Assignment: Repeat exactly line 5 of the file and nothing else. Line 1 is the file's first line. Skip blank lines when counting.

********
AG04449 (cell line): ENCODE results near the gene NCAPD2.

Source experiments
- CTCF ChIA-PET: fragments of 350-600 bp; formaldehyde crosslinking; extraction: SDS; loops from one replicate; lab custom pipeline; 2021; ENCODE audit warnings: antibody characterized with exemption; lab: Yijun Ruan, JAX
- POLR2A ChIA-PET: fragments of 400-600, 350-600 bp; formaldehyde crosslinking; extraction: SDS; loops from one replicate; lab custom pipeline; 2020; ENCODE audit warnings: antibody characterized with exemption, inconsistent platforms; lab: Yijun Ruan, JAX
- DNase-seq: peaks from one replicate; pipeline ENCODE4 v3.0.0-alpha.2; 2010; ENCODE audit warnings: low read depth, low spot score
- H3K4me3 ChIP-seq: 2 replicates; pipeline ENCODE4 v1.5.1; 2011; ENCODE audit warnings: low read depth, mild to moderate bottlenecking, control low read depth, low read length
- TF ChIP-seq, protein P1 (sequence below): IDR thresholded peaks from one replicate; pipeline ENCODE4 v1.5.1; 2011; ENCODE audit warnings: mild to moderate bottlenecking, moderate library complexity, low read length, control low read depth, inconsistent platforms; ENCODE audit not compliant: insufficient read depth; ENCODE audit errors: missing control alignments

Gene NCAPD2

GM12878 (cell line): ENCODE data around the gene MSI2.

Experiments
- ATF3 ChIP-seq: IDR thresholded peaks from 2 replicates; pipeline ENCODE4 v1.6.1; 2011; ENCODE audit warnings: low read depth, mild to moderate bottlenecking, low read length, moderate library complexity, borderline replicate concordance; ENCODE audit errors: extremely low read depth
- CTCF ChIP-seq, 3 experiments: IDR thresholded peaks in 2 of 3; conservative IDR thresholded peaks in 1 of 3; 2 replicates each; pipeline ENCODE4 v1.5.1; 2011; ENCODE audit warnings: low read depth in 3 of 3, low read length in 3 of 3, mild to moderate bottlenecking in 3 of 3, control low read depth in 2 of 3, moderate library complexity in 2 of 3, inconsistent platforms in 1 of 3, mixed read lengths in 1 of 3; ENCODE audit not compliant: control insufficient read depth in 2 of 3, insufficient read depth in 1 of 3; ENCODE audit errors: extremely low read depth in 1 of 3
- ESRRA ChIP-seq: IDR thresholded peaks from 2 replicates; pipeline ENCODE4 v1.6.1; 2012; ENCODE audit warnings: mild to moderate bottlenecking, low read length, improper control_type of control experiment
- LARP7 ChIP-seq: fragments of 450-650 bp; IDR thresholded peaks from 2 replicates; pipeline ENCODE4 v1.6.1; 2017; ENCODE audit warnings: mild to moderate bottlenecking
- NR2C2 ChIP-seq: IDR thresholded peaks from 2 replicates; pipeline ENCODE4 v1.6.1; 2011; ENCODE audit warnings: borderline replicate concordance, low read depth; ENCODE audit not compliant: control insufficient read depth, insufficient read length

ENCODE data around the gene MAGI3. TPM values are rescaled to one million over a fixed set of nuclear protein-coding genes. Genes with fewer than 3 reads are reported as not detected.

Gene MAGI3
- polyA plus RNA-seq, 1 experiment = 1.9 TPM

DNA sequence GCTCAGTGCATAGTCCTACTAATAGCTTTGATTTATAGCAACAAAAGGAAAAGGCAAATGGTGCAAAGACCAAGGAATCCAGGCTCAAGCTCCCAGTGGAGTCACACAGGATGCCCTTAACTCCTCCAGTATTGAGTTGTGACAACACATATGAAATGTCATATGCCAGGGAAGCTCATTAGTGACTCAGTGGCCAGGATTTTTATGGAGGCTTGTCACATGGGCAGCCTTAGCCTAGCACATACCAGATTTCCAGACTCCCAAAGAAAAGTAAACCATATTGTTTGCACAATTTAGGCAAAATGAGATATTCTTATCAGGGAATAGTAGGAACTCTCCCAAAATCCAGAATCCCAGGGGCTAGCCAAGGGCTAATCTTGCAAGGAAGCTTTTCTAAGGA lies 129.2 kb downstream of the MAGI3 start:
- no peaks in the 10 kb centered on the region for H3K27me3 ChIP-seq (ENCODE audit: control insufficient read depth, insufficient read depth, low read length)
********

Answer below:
- DNase-seq: peaks from one replicate; pipeline ENCODE4 v3.0.0-alpha.2; 2010; ENCODE audit warnings: low read depth, low spot score